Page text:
* Doros Hadjizenonos, Country Manager of Check Point South Africa
Online retail gets real
After decades of experience in selling online, retailers still seek out the secret of reaching the digital consumer, writes ARTHUR GOLDSTUCK.
It’s been 23 years since the first pizza and the first bunch of flowers was sold online. One would think, after all this time, that retailers would know exactly what works, and exactly how the digital consumer thinks.
Yet, in shopping-mad South Africa, only 4% of adults regularly shop online. One could blame high data costs, low levels of tech-savviness, or lack of trust. However, that doesn’t explain why a population where more than a quarter of people have a debit or credit card and almost 40% of people use the Internet is staying away.
The new Online Retail in South Africa 2019 study, conducted by World Wide Worx with the support of Visa and Platinum Seed, reveals that growth is in fact healthy, but is still coming off a low base. This year, the total sale of retail products online is expected to pass the R14-billion mark, making up 1.4% of total retail.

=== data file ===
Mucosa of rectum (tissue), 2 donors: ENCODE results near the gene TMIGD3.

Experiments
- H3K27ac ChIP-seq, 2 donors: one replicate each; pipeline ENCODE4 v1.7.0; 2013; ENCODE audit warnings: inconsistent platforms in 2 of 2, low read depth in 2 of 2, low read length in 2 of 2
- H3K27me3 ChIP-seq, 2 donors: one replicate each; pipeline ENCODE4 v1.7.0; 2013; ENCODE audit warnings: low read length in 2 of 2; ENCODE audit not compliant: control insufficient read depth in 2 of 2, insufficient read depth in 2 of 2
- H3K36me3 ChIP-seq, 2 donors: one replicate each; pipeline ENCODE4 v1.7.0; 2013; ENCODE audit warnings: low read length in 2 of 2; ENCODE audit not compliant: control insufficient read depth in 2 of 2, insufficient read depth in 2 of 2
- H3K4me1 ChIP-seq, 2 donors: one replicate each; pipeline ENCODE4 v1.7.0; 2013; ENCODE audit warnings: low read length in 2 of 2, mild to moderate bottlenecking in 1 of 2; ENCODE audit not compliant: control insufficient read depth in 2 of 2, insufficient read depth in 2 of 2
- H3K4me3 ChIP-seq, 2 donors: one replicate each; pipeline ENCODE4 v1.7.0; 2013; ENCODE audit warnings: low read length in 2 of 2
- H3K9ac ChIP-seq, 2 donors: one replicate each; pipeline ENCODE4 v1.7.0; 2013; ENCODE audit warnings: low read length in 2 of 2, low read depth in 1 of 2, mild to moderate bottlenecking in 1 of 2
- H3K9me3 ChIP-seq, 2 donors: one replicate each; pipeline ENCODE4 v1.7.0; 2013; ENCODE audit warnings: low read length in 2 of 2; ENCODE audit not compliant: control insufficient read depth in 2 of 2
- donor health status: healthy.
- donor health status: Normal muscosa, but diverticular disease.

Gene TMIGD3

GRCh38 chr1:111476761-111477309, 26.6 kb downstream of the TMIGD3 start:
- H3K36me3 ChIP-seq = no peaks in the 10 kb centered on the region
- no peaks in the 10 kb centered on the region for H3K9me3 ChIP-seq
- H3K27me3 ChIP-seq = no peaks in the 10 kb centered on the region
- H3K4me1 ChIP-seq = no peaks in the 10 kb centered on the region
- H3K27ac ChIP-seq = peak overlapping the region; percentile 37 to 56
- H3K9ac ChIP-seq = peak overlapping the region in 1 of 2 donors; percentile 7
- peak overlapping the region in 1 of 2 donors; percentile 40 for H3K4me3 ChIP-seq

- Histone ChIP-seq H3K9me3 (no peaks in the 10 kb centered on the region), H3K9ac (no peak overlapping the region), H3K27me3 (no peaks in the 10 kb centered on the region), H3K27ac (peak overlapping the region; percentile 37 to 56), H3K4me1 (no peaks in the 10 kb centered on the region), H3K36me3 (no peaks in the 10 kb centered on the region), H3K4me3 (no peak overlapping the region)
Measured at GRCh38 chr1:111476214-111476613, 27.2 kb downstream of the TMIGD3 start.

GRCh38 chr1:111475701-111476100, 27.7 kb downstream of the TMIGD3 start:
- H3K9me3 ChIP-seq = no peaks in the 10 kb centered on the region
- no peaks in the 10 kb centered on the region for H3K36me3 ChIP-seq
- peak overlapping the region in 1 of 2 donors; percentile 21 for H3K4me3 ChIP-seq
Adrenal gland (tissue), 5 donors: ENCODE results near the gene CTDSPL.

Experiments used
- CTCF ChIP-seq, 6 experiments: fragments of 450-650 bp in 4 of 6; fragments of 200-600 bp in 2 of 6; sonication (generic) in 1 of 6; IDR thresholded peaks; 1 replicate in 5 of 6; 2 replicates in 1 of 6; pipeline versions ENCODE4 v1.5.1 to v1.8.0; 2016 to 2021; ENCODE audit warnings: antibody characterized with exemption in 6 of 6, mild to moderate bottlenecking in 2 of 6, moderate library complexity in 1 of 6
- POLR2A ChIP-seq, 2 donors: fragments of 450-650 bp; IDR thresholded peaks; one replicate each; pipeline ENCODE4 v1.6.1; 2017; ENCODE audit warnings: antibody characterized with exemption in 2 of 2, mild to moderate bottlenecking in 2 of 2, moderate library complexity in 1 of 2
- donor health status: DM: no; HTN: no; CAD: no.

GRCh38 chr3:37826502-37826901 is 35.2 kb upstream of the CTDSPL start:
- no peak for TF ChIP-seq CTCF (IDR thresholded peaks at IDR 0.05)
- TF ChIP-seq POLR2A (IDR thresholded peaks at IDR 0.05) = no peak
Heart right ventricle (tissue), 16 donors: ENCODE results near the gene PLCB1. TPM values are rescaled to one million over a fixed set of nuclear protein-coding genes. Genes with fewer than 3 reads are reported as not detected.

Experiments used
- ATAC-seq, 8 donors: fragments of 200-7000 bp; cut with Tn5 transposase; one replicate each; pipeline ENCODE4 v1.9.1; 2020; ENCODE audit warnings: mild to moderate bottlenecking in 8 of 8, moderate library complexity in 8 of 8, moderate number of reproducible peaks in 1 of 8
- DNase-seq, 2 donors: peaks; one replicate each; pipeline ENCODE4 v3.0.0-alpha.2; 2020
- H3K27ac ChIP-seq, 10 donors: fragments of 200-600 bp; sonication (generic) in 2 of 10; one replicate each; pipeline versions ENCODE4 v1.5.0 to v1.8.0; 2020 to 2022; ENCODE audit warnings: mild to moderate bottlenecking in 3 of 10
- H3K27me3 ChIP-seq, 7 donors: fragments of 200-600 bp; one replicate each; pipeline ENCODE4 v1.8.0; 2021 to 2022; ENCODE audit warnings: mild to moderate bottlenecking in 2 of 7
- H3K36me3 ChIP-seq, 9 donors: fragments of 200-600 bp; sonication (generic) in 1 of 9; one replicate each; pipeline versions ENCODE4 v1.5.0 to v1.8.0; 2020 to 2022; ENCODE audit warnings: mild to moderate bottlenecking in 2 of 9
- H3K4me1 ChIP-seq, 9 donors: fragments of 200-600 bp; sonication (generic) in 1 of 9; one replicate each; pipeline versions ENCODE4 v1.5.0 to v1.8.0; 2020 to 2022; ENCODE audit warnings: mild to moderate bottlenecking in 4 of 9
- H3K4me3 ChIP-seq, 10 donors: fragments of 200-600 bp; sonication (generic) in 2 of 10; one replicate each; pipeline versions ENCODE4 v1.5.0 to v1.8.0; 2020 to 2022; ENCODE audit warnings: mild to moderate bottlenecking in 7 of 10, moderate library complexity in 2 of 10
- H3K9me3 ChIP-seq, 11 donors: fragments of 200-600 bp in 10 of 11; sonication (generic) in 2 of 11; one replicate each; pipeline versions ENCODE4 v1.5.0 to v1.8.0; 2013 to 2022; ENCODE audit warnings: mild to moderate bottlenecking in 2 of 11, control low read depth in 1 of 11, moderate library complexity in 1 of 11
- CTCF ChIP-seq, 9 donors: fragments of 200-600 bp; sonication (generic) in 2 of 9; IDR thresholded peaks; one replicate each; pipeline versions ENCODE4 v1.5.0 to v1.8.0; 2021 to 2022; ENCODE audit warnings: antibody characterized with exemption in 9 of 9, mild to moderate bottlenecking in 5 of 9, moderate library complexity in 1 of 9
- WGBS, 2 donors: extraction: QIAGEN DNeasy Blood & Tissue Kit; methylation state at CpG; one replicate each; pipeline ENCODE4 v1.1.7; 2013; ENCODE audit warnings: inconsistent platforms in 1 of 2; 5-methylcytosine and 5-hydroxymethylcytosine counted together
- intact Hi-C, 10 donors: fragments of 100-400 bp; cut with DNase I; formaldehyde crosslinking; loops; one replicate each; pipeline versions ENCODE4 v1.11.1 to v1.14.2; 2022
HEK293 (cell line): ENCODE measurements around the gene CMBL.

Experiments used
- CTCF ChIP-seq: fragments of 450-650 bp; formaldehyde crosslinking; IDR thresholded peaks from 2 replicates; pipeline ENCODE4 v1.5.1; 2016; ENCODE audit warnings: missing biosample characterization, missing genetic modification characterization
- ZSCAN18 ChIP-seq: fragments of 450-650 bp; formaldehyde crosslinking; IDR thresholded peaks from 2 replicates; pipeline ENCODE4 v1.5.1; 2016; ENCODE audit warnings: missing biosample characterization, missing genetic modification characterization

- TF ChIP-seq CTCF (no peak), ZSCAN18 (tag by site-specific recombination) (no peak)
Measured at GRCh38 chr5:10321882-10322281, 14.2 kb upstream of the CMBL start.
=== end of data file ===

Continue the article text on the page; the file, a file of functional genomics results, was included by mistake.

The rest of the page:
This figure represents 25% growth over 2017, and comes after the same rate of growth was seen in 2017. At this rate, it is clear that online retail is going mainstream, driven by aggressive marketing, and new shopping channels like mobile shopping.
But it is equally clear that not all retailers are getting it right. According to the study, the unwillingness of business to reinvest revenue in developing their online presence is one of the main barriers to long-term success. Only one in five companies surveyed invested more than 20% of their online turnover back into their online store. Over half invested less than 10% back.
On the surface, the industry looks healthy, as a surprisingly high 71% of online retailers surveyed say they are profitable. But this brings to mind the early days of Amazon.com, in 1996, when founder Jeff Bezos was asked when it would become profitable.
He declared that it would not be profitable for at least another five years. And if it did, he said, it would be in big trouble. He meant that it was so important for long-term sustainability that Amazon reinvest all its revenues in customer systems, that it could not afford to look for short-term profits.
According to the South African study, the single most critical factor in the success of online retail activities is customer service. A vast majority, 98% of respondents, regarded it as important. This positions customer service as the very heart of online retail. For Amazon, investment back into systems that would streamline customer service became the key to the world’s digital wallets.
In South Africa online still make up a small proportion of overall retail, but for the first time we see the promise of a broader range of businesses in terms of category, size, turnover and employee numbers. This is a sign that our local market is beginning to mature.